Most people know their stress triggers. The stress cycle could be set in motion by something at home, or on the job. It might be kicked off by an emotion like irritation, guilt, frustration, anger, fear, surprise or grief.
Whatever the cause, the result is always the same. That fight-or-flight response can lead to a host of symptoms. Stress can be acute — coming in short bursts that then dissipate — or chronic — hanging on interminably over the long term, seemingly forever.
Of course, stress can move in even when nothing at all is actually happening. It can be initiated by something anticipated or perceived. The human mind is so powerful that simply worrying or thinking about a particular issue can kick off the same cascade of stress hormones, as if the issue is real and immediate.
Here are three ways to help break that unrelenting stress cycle:
1) Do something different.
This can be applied in two ways.
First, do something different to change the pattern and break the cycle. Depending on what the trigger is, look to see if there is a way to change the location, time, subject, or even the people who attend.
If hosting the large annual holiday get-together brings on anxiety and insomnia, ask someone else to host, move it from a dinner to a pot-luck brunch, or reserve a room at a restaurant.
If getting the children to school on time routinely brings out angry outbursts of emotions and makes for a stressful morning, try changing their routine, or your own routine. Consider moving departure time up by 15 minutes, or get involved with carpools where those hurried emotions can be rotated.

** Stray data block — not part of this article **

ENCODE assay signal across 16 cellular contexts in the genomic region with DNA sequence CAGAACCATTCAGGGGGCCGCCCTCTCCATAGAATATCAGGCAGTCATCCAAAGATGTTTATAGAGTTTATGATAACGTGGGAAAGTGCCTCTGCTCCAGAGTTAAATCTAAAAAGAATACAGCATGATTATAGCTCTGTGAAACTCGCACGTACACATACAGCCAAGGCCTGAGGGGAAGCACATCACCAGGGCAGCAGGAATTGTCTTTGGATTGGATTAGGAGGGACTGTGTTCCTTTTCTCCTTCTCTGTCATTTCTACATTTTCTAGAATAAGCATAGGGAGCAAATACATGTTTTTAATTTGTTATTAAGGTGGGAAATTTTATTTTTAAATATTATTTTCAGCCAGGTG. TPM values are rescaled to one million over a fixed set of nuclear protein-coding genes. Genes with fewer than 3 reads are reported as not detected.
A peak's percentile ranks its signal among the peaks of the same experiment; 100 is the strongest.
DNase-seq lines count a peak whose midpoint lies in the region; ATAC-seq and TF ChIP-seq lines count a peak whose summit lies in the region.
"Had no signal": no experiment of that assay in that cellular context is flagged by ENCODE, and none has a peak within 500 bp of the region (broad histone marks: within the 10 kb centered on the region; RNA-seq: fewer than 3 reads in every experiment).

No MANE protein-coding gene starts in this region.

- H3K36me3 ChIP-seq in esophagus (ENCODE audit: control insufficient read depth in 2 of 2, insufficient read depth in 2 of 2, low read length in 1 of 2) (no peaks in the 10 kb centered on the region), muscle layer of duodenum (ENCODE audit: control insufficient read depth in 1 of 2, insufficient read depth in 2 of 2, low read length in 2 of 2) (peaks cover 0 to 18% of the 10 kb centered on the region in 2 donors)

Second, do something different by working to respond differently and more positively, instead of falling back on typical negative emotions.
If work is not going the way you want, or if your husband did not pick up his dishes again ... if your in-laws have invited themselves over for the weekend ... if you are going to be late to an appointment because of traffic (again) ... take a deep breath and work to spin the situation around.
Catch yourself heading down the negative-talking rabbit hole, acknowledge it, and say something positive out loud about the event or person.
2) Just say no.
Let’s say you tried something different and it did not work. You asked the rest of your family to host the holiday party and nobody else stepped up. Instead of stressing out about it, decide that you are not going to host it either, and let the family work together to come up with a plan B.
Learn to say no to things that bring on those negative emotions and fill your plate with events and obligations that do not get you excited. If they are not critical to your well-being or the well-being of your family, or your employment status at work, then politely decline. You do not need to give a reason why, nor do you need to apologize — but you can say no.
3) Plan for the worst.
Sometimes in life we have to put on our big girl panties and accept the situation in front of us. If given enough time (especially in events that occur on a regular basis) we can plan for the worst, know we are going to stress out, warn all involved, and hope for a happy ending.
By planning ahead, hopefully you can negate, buffer, or circumvent many of the typical issues for a smoother situation, event or interaction. Taking deep breaths and smiling goes a long way.
Despite these suggestions, stress can sometimes feel quite overwhelming and all-consuming. If this is the case for you, please speak with your health care provider or talk to a qualified counselor or therapist who can help on a deeper level.
1) Lovell, B, Moss, and Wetherell, M. (2011). Perceived stress, common health complaints and diurnal patterns of cortisol secretion in young, otherwise healthy individuals.
2) Pruessner, J, Hellhammer, D, and Kirschbaum, C. (1999). Burnout, perceived stress, and cortisol responses to awakening.
Reviewed December 28, 2015
by Michele Blacksberg RN
Edited by Jody Smith